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    A Russian soldier watches a transporter-loader place an Iskander-M shorter-range missile onto a self-propelled launcher during an exercise involving missile and artillery units of the Eastern Military District's Fifth Russian Army in the Primorye Territory

    Iskander Systems Developer Takes INF Treaty Into Account When Creating New Arms

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    The developer of the Iskander-M has shed the light on the weapons' compliance with the INF Treaty between Russia and the US, as well as spoke about the ballistic missile system's capabilities.

    KOLOMNA (Sputnik) — Russia's Research and Production Corporation Konstruktorskoye Byuro Mashynostroyeniya (RPC KBM), known as the developer of the Iskander missile systems, takes the limitations imposed by the Intermediate-Range Nuclear Forces (INF) Treaty into consideration when developing new weapons, the company's general designer said Thursday.

    "We take into consideration [the provisions of the INF Treaty] very carefully and take steps in order to avoid any quibbling," Valery Kashin told reporters.

    The KBM official added that the company had been significantly hit by the decision to discontinue production of the OTR-23 Oka missile systems even though they did not fall into category of weapons banned under the 1987 INF treaty, which prohibits the development, deployment and testing of ground-launched ballistic or cruise missiles with ranges between 300 and 3,400 miles.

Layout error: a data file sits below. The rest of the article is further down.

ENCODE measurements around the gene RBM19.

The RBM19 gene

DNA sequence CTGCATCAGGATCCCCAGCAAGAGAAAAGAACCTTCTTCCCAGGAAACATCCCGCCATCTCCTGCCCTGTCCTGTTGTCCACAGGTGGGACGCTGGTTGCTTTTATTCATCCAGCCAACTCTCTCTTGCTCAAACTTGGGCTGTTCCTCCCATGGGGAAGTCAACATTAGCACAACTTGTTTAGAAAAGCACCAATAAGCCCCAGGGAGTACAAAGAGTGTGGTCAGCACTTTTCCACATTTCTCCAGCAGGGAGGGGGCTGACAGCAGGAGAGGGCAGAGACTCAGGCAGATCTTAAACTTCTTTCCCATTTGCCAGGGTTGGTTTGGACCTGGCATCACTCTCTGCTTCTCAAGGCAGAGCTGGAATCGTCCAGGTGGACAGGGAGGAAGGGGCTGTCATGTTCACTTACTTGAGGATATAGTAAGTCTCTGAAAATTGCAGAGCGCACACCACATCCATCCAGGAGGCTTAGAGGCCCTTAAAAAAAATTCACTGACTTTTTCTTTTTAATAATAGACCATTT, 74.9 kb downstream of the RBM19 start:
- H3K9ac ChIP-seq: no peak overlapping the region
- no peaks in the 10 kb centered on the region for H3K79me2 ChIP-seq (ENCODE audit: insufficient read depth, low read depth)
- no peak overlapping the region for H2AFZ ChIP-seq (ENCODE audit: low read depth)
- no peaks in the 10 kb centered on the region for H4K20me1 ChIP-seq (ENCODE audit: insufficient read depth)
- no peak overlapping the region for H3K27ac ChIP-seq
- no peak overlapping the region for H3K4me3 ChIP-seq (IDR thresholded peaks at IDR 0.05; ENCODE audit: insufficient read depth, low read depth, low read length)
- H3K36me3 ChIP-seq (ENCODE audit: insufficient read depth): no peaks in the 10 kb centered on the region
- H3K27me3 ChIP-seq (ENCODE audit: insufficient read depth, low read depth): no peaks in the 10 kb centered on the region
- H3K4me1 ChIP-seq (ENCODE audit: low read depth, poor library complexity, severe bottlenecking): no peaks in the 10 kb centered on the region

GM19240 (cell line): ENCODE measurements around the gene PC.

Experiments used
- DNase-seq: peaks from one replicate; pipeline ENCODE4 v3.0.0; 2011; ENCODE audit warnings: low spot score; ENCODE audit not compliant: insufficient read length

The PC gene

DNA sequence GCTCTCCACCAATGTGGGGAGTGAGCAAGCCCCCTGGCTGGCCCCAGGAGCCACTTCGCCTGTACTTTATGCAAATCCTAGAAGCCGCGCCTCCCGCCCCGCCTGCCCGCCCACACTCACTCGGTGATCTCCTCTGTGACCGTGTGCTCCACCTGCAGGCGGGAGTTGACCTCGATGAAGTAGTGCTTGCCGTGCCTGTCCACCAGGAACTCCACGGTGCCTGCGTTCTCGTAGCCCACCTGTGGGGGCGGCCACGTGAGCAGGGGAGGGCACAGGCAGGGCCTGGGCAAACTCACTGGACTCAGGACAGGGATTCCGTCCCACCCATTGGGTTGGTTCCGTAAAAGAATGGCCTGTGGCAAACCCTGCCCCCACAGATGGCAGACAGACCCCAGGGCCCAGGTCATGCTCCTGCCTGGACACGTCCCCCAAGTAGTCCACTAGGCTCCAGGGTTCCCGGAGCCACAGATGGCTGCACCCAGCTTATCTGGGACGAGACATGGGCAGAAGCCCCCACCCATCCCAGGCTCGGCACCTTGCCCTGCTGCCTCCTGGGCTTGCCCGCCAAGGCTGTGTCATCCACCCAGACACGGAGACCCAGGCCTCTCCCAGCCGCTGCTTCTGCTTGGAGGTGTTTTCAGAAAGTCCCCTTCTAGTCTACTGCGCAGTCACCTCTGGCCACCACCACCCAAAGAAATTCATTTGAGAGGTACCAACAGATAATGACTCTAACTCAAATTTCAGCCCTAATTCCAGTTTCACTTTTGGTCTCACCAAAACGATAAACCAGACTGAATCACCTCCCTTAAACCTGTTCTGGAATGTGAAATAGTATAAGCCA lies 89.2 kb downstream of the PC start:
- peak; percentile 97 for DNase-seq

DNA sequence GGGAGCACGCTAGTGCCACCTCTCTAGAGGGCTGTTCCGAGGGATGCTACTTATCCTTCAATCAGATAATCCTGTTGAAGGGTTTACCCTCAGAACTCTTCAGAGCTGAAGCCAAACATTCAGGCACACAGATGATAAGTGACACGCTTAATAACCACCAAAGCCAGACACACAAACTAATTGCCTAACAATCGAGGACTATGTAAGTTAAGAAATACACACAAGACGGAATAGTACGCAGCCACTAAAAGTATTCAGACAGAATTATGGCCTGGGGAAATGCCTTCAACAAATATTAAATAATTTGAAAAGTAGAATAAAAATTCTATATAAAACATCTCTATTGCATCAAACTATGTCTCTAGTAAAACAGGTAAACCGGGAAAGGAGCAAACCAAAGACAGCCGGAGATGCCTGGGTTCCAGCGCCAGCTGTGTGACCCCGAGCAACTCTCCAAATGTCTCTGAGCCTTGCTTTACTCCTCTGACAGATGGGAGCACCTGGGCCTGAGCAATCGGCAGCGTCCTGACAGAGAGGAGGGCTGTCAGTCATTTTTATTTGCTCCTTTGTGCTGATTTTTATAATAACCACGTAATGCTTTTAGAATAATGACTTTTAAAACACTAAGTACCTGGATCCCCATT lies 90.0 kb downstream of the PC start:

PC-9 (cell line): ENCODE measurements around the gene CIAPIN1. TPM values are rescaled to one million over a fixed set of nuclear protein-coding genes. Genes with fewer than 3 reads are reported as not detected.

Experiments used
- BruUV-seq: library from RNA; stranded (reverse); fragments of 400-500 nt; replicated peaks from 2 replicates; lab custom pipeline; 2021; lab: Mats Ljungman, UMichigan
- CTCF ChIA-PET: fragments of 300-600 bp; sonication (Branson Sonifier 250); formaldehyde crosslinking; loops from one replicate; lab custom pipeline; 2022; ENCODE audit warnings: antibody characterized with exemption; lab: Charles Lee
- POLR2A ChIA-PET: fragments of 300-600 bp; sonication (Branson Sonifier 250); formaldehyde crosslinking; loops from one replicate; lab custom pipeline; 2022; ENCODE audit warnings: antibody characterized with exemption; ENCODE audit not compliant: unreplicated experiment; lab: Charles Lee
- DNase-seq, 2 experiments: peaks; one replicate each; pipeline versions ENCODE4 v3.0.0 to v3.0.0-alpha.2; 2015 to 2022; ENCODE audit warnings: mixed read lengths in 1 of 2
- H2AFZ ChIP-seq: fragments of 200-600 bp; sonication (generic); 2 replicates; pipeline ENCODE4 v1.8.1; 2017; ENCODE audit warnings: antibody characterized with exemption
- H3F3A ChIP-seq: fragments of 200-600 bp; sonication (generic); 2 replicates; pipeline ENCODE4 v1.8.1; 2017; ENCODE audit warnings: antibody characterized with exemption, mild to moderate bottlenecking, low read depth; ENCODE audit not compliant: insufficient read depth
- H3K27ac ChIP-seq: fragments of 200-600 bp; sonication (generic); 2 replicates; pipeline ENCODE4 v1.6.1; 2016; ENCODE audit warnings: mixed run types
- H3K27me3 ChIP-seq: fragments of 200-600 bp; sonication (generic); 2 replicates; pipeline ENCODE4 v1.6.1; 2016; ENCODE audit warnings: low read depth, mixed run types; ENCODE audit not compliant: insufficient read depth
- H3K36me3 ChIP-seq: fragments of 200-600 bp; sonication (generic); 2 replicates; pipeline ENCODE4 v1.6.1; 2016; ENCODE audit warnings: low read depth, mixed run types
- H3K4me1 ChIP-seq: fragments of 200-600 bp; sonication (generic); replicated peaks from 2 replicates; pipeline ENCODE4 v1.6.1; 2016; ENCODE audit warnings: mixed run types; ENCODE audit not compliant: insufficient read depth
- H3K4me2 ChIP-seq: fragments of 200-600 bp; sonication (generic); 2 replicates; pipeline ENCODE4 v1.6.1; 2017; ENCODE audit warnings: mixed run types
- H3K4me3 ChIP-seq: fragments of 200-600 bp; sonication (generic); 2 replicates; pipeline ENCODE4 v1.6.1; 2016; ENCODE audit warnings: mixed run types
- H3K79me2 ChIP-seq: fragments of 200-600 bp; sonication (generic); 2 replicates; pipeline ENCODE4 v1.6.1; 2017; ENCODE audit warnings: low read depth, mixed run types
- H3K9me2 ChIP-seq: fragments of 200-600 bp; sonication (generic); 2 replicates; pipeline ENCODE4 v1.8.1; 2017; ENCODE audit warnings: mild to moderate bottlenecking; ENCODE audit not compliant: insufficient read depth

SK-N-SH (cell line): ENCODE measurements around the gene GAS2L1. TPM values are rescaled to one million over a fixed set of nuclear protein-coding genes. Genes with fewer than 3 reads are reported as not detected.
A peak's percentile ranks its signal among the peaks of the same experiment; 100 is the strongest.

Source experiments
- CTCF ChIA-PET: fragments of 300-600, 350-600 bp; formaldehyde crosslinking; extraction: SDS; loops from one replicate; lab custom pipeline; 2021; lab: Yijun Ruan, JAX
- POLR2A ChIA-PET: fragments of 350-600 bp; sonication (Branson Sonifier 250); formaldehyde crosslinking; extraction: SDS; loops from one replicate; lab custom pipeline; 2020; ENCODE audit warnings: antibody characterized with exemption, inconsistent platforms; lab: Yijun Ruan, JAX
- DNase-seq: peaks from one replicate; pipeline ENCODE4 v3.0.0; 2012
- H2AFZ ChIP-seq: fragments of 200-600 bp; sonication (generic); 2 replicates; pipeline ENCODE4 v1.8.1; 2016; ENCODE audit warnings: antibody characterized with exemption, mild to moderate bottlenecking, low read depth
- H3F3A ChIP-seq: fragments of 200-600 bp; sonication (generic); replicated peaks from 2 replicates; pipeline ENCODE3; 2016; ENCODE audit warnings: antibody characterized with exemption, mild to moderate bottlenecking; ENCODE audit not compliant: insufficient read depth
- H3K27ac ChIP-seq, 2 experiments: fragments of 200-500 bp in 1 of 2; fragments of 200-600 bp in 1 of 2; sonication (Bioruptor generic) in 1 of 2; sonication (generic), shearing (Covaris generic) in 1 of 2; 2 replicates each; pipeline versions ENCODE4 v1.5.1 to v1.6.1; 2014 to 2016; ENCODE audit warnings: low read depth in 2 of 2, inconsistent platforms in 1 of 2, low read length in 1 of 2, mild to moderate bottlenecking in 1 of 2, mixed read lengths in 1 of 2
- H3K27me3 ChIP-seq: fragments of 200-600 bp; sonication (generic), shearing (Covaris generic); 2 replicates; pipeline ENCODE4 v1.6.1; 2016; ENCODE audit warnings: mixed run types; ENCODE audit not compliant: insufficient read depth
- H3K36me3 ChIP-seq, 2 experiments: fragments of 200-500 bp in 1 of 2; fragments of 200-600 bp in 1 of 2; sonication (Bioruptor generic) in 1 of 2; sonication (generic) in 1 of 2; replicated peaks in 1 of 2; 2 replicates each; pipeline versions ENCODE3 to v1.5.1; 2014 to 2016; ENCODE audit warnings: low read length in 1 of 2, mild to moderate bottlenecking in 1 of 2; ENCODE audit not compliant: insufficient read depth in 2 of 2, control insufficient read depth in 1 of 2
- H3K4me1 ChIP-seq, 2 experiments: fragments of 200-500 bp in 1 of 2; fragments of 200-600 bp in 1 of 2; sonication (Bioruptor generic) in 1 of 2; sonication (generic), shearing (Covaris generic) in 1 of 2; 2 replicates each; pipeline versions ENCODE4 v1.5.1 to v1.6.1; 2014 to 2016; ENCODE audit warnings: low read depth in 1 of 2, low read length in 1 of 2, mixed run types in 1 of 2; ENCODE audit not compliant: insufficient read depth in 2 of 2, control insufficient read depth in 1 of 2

He also spoke about the Iskander-M tactical ballistic missile system's capabilities, saying that it can fire seven different types of missiles.

    "Even after completing the state testing of the system, in 2012, we realized that we had not exhausted all the potential of Iskander, we have been continuing development of new missiles. Iskander-M is now equipped with seven types of missiles, and may be even more," Kashin said.

    The Russian Defense Ministry has approved a plan to modernize the Iskander-M, which is expected to be in service in the Russian army in the next 20-30 years, he added.

    "We want to move forward, so we have now prepared the proposal to the Defense Ministry, it is now being approved and in general, it has already received a nod. It is not necessary to start from scratch, we must work to develop the existing capabilities of the system. Iskander will exist for a long time. It is clear it should live for another 20-30 years, the demands and tasks will change, and it must be able to solve them adequately," KBM chief said.

    The Iskander-M (NATO reporting name SS-26 Stone) is a mobile short-range ballistic missile system designed to destroy a wide variety of ground targets at a range of up to 500 kilometers (over 300 miles). At present, the supply of Iskander-M brigade-size sets to the Russian army is being completed, under a contract signed with the Defense Ministry in 2011 (the whole agreement provides for the supply of 10 brigade sets).


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